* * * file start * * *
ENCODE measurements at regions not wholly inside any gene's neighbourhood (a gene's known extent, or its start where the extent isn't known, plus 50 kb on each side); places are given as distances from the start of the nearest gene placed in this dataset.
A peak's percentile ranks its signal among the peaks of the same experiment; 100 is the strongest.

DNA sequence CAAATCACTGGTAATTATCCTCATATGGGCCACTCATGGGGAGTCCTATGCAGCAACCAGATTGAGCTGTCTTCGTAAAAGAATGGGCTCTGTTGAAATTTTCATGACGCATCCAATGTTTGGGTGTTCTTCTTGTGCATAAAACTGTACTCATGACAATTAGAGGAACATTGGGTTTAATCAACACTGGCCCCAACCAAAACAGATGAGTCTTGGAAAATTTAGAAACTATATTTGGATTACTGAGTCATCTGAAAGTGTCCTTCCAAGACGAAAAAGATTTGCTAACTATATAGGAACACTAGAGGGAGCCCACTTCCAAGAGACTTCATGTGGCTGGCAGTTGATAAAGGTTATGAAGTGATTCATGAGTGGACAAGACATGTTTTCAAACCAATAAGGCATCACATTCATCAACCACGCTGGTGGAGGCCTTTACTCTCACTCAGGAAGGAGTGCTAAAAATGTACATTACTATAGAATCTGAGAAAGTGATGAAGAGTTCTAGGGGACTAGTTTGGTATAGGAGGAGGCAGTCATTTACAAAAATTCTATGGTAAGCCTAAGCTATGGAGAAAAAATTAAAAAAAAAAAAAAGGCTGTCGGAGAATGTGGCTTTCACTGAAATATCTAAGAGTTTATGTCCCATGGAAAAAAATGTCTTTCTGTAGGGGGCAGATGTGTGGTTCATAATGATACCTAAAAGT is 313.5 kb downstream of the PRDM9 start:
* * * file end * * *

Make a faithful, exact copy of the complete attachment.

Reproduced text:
ENCODE measurements at regions not wholly inside any gene's neighbourhood (a gene's known extent, or its start where the extent isn't known, plus 50 kb on each side); places are given as distances from the start of the nearest gene placed in this dataset.
A peak's percentile ranks its signal among the peaks of the same experiment; 100 is the strongest.

DNA sequence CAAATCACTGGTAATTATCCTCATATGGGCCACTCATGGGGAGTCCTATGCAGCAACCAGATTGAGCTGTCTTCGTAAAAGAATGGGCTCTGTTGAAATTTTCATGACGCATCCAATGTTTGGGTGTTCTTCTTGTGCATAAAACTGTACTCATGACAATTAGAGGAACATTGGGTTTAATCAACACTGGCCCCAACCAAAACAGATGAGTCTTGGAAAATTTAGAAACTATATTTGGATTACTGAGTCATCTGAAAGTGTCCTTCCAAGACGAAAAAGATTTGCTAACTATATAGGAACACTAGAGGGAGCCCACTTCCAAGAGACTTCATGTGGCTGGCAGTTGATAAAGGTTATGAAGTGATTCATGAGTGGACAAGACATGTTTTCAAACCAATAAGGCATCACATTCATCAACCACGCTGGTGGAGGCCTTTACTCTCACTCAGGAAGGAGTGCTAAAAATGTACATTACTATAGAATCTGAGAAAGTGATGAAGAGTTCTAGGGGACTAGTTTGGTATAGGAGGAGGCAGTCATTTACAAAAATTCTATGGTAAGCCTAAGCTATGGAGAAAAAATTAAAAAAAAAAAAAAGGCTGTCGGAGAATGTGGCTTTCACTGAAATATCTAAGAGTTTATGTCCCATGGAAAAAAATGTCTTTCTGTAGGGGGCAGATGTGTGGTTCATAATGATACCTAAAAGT is 313.5 kb downstream of the PRDM9 start: